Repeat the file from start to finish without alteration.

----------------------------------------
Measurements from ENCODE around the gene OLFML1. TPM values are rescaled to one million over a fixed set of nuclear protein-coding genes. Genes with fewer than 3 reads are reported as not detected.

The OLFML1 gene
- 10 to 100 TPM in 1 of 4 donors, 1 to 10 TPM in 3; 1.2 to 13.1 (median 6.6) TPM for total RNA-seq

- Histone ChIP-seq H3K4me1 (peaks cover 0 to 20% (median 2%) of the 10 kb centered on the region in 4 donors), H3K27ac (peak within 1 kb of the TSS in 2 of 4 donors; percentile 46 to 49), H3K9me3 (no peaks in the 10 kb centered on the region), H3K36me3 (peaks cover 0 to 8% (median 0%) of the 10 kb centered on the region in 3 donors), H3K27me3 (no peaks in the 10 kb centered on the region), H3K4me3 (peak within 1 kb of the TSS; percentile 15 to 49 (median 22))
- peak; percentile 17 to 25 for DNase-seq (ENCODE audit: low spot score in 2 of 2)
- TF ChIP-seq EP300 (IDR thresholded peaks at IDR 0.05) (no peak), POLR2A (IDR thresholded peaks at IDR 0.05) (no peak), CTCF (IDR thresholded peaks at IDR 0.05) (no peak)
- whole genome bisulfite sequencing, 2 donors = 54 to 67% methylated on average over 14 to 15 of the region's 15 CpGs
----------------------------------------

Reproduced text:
Measurements from ENCODE around the gene OLFML1. TPM values are rescaled to one million over a fixed set of nuclear protein-coding genes. Genes with fewer than 3 reads are reported as not detected.

The OLFML1 gene
- 10 to 100 TPM in 1 of 4 donors, 1 to 10 TPM in 3; 1.2 to 13.1 (median 6.6) TPM for total RNA-seq

- Histone ChIP-seq H3K4me1 (peaks cover 0 to 20% (median 2%) of the 10 kb centered on the region in 4 donors), H3K27ac (peak within 1 kb of the TSS in 2 of 4 donors; percentile 46 to 49), H3K9me3 (no peaks in the 10 kb centered on the region), H3K36me3 (peaks cover 0 to 8% (median 0%) of the 10 kb centered on the region in 3 donors), H3K27me3 (no peaks in the 10 kb centered on the region), H3K4me3 (peak within 1 kb of the TSS; percentile 15 to 49 (median 22))
- peak; percentile 17 to 25 for DNase-seq (ENCODE audit: low spot score in 2 of 2)
- TF ChIP-seq EP300 (IDR thresholded peaks at IDR 0.05) (no peak), POLR2A (IDR thresholded peaks at IDR 0.05) (no peak), CTCF (IDR thresholded peaks at IDR 0.05) (no peak)
- whole genome bisulfite sequencing, 2 donors = 54 to 67% methylated on average over 14 to 15 of the region's 15 CpGs